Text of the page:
What is the main advantage of your technology compared to other COPs and charging systems which can be found in Lithuania?

One big point is that we manufacture everything by ourselves and we have our own R&D team. The other thing is that we supply a solution based on power balancing and therefore the name of the company is Inbalance. This means that our charging stations can be installed at lower power, yet still distribute maximum AC that charges up to 22 kW by balancing the available power of the grid in real time. I mentioned our software solutions inside the hardware, and they really help us to save on costs for expensive power reservations and grid updates or expensive grid renovations. As a result of this, we can also prevent any reconstruction-related environmental pollution. The main aspect of our concept is the first level of balancing – the distribution and use of power from one socket to another. Remember that an AC standard destination charger could supply up to 22 kW. However, a smaller EV could only take about 7 kW, while the 22 kW is still reserved on this socket, no matter if the vehicle only takes 7 kW. So, what we did was to take the remaining 15 kW and distribute it to another socket. We have a 22 kW reservation on the next one and 15 kW on top, where a large EV can charge, taking at maximum of 11 kW. So, we still have 26 kW left which we can distribute to another charger. With limited power consideration, we can charge a greater number of chargers. These balancing solutions allow us to have an optimized power supply based on demand and that’s only the first level of balancing. Now we are working on levels two and three of balancing. Talking about the second level of dynamic load management (DLM), the building level, which means, if we already took the maximum power that was reserved for chargers in the first level, the system would demand additional power from a building, which has a huge general reservation that is never used completely. We are cooperating with PALINK, for example, and are working on retail stores that have the perfect locations in neighbourhoods where people would like to charge their cars at night. During that time, retail stores have plenty of spare power which could be used for charging. In this case, both the retail store and the EV owners would benefit from this development. We hope that our cooperation with PALINK and the study case of 1st and 2nd level DLM will lead us to the REWE group so we can pitch our ideas there. The third level of grid balancing is at a district, city or even country level, which could also integrate a large share of renewable energy into the transport sector.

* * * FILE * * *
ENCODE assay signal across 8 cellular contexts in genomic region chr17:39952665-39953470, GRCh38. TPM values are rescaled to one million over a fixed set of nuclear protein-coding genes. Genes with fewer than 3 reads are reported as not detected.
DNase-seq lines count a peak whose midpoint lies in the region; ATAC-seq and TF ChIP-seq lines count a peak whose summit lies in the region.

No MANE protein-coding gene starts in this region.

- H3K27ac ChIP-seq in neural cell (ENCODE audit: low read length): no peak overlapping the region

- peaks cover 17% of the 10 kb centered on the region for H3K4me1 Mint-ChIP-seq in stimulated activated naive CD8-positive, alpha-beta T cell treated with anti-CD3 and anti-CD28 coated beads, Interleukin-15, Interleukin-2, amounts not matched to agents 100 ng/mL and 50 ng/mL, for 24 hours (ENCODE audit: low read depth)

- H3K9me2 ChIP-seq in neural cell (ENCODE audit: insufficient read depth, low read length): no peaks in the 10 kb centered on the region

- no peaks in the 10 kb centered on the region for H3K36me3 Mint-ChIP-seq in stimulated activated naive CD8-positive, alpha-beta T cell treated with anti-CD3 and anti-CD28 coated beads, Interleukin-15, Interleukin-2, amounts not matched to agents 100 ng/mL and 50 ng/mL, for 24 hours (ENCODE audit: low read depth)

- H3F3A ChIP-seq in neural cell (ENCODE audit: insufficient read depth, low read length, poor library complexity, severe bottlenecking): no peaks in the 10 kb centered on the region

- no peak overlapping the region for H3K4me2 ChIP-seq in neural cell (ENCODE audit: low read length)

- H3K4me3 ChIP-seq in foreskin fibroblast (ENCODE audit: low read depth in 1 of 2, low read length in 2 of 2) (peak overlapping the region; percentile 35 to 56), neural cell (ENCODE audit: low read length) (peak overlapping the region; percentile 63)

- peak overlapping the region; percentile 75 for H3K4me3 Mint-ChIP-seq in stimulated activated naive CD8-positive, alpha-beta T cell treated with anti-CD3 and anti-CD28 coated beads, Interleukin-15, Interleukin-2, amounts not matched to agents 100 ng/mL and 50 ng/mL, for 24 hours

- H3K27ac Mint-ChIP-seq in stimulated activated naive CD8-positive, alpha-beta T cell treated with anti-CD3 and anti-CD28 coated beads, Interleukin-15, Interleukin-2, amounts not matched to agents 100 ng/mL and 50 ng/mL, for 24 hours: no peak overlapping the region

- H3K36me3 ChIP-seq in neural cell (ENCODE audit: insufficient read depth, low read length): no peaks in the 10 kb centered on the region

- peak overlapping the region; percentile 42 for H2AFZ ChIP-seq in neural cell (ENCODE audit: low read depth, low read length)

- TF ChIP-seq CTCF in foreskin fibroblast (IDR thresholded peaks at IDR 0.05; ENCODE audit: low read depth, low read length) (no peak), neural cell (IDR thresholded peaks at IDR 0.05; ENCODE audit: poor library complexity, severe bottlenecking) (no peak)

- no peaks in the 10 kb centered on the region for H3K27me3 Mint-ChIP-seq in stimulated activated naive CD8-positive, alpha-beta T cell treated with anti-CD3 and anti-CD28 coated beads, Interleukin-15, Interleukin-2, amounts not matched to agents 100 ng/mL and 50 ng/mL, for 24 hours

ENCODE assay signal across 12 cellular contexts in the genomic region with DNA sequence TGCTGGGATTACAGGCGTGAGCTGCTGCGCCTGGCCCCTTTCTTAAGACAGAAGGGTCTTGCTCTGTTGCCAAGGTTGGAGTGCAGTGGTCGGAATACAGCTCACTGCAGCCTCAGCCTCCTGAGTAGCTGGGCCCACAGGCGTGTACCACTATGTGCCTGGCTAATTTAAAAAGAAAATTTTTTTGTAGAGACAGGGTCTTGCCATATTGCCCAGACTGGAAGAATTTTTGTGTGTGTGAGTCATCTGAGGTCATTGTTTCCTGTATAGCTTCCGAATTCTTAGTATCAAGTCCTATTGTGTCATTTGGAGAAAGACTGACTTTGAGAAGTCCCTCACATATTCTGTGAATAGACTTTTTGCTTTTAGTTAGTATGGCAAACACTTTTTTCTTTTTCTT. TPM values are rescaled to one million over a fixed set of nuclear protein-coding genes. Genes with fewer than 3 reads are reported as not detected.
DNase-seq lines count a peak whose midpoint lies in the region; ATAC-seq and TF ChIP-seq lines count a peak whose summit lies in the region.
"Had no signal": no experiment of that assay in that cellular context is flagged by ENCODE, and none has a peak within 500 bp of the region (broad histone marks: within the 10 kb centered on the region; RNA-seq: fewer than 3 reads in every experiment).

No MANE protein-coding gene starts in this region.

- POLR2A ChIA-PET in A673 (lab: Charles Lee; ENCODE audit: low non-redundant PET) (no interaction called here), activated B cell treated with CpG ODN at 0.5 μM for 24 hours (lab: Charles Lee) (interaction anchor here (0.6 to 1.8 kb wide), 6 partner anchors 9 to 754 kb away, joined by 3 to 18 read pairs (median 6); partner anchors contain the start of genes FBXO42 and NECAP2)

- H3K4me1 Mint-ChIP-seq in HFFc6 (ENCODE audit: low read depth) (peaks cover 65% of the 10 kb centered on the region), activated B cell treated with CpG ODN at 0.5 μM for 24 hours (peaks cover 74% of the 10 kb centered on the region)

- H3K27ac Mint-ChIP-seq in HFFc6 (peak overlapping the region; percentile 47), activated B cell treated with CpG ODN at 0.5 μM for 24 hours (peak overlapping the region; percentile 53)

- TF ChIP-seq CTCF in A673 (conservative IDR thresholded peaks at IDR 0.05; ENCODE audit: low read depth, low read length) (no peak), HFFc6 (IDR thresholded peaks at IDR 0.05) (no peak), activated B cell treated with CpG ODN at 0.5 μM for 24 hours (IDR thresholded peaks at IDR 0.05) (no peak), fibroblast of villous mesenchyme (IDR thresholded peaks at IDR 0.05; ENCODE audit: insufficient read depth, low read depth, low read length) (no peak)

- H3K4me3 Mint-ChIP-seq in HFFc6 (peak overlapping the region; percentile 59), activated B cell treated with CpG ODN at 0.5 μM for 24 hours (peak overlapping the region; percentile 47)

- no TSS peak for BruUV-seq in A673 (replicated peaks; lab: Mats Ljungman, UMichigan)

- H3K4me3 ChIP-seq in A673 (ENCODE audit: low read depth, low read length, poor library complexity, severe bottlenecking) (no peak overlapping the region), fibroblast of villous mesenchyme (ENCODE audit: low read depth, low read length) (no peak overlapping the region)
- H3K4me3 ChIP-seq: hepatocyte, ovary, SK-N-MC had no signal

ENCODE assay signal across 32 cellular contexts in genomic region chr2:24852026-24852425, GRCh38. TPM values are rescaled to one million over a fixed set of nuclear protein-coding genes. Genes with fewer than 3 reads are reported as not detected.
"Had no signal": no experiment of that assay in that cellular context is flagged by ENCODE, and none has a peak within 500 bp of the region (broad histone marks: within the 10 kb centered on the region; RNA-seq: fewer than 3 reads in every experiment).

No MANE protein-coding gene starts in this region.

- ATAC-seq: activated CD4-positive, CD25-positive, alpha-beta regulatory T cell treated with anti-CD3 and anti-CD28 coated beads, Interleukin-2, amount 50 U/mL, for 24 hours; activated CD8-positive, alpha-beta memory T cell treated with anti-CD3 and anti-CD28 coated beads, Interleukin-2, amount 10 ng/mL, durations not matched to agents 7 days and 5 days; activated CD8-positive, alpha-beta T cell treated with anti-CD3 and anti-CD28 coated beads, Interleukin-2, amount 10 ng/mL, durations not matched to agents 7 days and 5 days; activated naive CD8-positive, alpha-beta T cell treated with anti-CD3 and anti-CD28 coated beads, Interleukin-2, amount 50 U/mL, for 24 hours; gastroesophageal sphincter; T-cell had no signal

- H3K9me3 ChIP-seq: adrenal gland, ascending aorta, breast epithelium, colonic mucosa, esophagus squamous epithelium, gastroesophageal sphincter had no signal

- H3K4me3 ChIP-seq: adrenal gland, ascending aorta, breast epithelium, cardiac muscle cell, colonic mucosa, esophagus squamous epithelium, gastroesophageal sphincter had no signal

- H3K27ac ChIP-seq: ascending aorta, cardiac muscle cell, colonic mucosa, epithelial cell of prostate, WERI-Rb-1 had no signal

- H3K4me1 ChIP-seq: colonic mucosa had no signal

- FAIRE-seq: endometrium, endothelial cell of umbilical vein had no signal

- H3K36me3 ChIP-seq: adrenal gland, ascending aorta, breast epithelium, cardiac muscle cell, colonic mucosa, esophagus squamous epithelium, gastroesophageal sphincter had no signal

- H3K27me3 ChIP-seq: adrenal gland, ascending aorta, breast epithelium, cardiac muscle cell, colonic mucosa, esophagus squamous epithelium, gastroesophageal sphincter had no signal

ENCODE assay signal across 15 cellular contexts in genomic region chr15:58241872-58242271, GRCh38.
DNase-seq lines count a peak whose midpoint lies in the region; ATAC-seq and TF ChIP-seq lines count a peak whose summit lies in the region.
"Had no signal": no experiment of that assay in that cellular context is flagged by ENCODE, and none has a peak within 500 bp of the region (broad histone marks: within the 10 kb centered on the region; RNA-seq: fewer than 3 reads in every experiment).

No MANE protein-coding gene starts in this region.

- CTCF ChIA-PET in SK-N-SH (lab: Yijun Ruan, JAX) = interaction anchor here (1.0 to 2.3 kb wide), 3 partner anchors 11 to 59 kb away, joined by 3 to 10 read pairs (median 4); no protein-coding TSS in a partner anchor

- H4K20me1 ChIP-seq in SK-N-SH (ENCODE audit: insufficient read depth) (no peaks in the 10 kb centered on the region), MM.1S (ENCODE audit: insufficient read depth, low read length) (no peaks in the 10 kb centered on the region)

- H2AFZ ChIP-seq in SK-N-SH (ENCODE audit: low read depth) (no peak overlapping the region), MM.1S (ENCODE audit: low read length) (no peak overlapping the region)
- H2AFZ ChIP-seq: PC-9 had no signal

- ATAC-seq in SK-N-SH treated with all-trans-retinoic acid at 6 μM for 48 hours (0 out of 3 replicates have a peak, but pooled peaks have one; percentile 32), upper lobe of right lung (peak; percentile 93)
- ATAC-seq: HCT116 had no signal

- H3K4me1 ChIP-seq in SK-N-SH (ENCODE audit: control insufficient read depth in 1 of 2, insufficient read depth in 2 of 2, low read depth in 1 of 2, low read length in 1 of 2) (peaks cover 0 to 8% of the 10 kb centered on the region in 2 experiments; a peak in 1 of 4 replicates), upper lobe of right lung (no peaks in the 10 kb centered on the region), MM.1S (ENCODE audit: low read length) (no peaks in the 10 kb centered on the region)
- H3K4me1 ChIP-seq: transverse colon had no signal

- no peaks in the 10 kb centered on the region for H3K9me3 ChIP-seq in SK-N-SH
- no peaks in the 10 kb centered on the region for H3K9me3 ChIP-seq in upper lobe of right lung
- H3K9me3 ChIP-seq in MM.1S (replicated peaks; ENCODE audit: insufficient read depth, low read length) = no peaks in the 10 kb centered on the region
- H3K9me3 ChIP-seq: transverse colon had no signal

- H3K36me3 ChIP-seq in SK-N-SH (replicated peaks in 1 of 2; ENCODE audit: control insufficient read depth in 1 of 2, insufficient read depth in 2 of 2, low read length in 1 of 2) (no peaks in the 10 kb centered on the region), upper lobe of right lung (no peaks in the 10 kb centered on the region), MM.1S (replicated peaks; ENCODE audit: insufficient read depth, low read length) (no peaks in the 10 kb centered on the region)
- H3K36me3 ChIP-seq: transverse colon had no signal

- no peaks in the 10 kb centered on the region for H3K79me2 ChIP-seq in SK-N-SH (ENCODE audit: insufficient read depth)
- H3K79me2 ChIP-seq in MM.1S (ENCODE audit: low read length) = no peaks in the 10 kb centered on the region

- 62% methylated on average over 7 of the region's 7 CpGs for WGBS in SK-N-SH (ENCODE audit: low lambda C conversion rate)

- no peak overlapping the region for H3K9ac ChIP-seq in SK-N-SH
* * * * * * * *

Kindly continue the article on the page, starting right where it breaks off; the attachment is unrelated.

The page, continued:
What are your next big steps regarding the development of your company?

We recently opened our first location in Latvia in Riga. Quite soon, we will have more charging points in Latvia. We will soon be ready to set up our first installations in Estonia, mainly in Tallinn and Tartu. Another of our target markets is Poland, which has a huge potential to become one of the leaders in terms of electrical vehicles in the region. They have already started to establish businesses there which partnered with us, and we pitched our solutions to retailers and real estate funds.